9. Modulate, modulate, modulate. Especially when you’ve done a presentation before, it can be easy to fall into a drone, going on and on and on and on and on with only minimal changes to yourinflection. Always speak as if you were speaking to a friend, not as if you are reading off of index cards (even if you are). If keeping up a lively and personable tone ofvoice is difficult for you when presenting, do a couple of practice run-throughs. If you still can’t get it right and presentations are a big part of your job, take a public speaking course or join Toastmasters.
10. Break the rules.As with everything else, there are times when each of these rules – or any otherrule you know – won’t apply. If you know there’s a good reason to break a rule, goahead and do it. Rule breaking is perfectly acceptable behavior – it’s ignoring therules or breaking them because you just don’t know any better that leads toshoddy boring presentations that lead to boredom, depression, psychopathicbreaks, and eventually death. And you don’t want that, do you?
15.BE CONSISTENT.-differencemay imply importance.-use surprises to attract not distract.
16. Be able to Jump to Any Slide PowerPoint has a feature that allows you to be able to move quickly and seamlessly to any slide in your presentation. To do so, you need to know the slide numbers. The easiest way to print a list of the slide numbers and associated slide titles is to go to the Outline View and collapse the details for each slide (there is a button on the left side of the screen in this view that will do this). Then print the view. To jump to any slide, just enter the slide number on the keyboard and pressthe Enter key. This will move you directly to that slide. This technique is very useful for moving to a prepared Q&A slide or for skipping parts of your presentation if time becomes an issue.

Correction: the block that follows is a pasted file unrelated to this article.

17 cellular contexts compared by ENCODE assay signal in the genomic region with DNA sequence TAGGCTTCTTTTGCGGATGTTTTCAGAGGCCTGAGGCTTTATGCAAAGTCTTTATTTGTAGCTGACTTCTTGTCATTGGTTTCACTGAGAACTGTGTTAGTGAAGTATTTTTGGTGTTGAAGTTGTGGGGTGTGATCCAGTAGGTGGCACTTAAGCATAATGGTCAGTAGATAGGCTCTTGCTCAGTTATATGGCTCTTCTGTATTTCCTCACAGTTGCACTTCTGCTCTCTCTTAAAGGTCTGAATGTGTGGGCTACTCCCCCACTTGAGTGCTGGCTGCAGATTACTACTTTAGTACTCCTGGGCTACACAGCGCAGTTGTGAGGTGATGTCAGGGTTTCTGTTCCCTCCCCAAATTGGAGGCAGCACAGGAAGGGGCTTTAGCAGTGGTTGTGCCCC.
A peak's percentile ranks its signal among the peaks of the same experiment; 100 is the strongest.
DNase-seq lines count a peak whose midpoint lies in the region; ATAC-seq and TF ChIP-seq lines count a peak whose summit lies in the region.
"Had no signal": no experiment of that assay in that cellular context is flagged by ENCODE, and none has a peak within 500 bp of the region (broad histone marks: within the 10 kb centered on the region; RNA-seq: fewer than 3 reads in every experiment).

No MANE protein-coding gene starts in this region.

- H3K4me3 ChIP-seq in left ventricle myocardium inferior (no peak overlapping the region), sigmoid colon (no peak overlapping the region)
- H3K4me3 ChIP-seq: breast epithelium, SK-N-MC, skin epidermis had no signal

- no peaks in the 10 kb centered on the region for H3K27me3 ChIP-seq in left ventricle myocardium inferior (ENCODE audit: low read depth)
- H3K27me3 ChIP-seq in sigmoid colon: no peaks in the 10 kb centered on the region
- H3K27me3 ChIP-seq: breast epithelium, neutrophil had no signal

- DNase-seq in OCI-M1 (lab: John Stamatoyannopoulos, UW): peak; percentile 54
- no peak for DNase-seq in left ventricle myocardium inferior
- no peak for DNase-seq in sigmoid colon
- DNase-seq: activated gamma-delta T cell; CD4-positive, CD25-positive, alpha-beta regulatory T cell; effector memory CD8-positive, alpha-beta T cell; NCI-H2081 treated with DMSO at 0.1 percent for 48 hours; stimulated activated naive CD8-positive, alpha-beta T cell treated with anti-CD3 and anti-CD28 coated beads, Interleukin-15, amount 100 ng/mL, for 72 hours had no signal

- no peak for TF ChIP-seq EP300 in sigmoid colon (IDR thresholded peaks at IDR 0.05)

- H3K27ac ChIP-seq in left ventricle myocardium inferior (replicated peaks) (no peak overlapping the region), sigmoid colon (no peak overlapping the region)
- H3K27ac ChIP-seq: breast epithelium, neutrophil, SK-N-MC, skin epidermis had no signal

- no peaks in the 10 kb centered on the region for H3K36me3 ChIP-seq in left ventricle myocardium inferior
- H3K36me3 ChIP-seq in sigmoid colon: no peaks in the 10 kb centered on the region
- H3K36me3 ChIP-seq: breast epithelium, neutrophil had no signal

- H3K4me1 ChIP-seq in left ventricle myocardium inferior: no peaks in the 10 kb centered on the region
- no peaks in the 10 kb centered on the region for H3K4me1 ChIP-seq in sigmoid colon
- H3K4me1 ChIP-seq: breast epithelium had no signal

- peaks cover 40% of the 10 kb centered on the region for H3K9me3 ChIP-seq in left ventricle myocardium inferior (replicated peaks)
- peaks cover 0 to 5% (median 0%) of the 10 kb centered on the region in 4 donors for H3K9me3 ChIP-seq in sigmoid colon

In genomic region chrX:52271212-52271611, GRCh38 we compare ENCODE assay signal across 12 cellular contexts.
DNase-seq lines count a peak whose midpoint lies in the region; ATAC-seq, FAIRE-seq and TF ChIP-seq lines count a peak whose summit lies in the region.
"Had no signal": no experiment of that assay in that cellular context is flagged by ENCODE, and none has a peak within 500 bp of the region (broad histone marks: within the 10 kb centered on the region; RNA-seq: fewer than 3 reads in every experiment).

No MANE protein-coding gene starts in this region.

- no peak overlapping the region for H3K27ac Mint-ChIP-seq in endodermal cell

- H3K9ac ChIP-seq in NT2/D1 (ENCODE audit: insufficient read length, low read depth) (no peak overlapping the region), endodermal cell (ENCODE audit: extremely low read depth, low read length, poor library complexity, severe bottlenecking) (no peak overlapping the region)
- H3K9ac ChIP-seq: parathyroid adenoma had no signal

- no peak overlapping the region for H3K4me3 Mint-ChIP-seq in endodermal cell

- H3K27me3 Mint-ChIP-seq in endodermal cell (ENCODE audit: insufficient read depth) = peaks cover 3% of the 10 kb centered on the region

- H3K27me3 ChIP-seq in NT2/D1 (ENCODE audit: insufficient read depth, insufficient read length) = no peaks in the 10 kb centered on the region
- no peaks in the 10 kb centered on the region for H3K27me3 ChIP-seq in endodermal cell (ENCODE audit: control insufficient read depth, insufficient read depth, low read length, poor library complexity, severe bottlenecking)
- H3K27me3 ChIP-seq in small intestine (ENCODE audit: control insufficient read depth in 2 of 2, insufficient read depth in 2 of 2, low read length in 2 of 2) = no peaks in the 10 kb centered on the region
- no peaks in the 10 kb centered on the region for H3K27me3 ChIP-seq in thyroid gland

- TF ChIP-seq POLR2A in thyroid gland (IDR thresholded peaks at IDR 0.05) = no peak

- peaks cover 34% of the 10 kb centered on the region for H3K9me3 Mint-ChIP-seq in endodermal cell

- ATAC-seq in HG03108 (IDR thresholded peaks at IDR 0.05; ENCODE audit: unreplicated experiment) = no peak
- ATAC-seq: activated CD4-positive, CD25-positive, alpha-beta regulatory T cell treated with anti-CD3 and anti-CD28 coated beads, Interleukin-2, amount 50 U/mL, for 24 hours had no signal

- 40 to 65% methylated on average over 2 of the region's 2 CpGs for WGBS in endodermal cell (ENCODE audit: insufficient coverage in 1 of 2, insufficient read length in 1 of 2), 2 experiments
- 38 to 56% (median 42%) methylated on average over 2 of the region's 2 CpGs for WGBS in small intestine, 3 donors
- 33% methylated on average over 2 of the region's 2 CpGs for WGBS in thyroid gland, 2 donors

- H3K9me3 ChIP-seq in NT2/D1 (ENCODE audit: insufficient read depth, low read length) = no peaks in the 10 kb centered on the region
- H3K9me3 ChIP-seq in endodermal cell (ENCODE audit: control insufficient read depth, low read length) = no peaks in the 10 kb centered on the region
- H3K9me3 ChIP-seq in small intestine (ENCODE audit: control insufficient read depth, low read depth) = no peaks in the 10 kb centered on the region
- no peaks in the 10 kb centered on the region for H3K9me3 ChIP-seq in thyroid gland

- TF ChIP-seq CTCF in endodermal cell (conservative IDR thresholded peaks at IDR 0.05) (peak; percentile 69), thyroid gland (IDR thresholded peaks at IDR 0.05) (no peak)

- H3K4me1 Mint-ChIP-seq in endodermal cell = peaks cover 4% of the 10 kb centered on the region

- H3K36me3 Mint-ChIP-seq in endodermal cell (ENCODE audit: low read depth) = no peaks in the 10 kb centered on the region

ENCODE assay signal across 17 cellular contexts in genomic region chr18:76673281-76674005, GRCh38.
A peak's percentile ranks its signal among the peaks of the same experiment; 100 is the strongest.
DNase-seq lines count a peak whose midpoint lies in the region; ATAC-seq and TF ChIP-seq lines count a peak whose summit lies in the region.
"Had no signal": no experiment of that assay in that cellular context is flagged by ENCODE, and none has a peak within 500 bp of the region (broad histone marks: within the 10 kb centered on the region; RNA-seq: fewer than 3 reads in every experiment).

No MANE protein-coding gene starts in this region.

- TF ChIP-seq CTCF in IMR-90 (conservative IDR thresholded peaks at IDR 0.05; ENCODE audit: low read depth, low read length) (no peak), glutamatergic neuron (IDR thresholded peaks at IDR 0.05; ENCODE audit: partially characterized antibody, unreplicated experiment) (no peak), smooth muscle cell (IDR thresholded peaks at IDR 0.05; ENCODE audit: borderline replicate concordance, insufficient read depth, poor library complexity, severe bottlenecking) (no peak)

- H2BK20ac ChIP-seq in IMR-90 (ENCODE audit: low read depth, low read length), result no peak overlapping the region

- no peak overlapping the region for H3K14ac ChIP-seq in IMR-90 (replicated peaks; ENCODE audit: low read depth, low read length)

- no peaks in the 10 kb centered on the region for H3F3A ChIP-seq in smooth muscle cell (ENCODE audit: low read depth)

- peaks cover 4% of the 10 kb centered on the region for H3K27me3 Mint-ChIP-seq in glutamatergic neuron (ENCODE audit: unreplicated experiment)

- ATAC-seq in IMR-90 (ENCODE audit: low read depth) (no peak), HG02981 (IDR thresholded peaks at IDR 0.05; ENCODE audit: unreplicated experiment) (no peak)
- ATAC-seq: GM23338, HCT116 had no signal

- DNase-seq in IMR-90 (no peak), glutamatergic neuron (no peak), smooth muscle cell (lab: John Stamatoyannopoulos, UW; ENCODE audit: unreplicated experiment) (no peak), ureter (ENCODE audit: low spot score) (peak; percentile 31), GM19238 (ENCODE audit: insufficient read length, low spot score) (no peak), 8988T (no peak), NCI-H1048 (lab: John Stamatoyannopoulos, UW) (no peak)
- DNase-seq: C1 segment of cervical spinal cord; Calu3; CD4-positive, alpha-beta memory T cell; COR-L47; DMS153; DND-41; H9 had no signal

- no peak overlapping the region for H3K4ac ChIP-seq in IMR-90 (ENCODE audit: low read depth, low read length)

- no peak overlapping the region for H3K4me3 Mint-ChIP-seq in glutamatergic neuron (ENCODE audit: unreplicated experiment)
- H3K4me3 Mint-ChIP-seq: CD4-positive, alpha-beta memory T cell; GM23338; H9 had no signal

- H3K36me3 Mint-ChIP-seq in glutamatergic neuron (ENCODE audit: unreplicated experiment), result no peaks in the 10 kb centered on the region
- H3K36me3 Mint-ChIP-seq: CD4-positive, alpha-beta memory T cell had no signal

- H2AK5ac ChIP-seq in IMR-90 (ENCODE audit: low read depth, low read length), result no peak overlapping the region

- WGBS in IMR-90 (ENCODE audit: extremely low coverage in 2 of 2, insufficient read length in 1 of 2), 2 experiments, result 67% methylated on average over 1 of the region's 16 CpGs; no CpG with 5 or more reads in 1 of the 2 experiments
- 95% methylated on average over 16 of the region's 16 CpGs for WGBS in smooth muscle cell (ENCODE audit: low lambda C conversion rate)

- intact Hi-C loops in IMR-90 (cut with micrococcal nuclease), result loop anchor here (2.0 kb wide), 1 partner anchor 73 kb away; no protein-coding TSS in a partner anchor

17. Stop the moving text When text comes on the screen, we want the audience to read the text, then focus back on the presenter to hear the message. If the text moves onto the screen in any way – such as flying in, spiral or zooming – it makes it harder forthe audience members to read since they have to wait until the text has stopped before they can read it. This makes the presenter wait longer between each point and makes the audience members focus more on the movement than on what is being said. I suggest the use of the "Appear" effect, which just makes the text appear and is the easiest for the audience to read.
18. Turn the pointer offDuring a presentation, it is very annoying to have the pointer (the little arrow) comeon the screen while the presenter is speaking. It causes movement on the screen and draws the audience attention from the presenter to the screen. The pointercomes on when the mouse is moved during the presentation. To prevent this from happening, after the Slide Show view has started, press the Ctrl-H key combination. This prevents mouse movement from showing the pointer. If you need to bring the pointer on screen after this, press the A key. If the pointer does appear during your presentation, resist the urge to press the Escape key – if you do, it will stop the presentation and drop you back into the program. Press the A key or Ctrl-H to make the pointer disappear.
19. Use Contrasting Colours If you want your audience to be able to see what you have on the slide, thereneeds to be a lot of contrast between the text colour and the background colour. I suggest a dark background with light text – I usually use a medium to dark bluebackground and white or yellow letters. Some prefer a light background and dark letters, which will also work well - which you choose will depend on personal preference. Don’t think that just because the text looks fine on your computer screen that it will look fine when projected. Most projectors make colours dullerthan they appear on a screen, and you should check how your colours look when projected to make sure there is still enough contrast. To check that your colors have enough contrast, use the Color Contrast Calculator.
20. Blank the screen Sometimes we want the image on the screen to disappear so that the audience is focused solely on the presenter. There are two ways to do this. The first is if youwant to blank the screen with a black image, similar to shutting the projector off (we used to do this all the time with overhead projectors by just shutting the projector off). Just press the B key on the keyboard and the image is replaced with a blackimage. Press the B key again and the image is restored. If you want to use a white image instead of a black image, press the W key each time.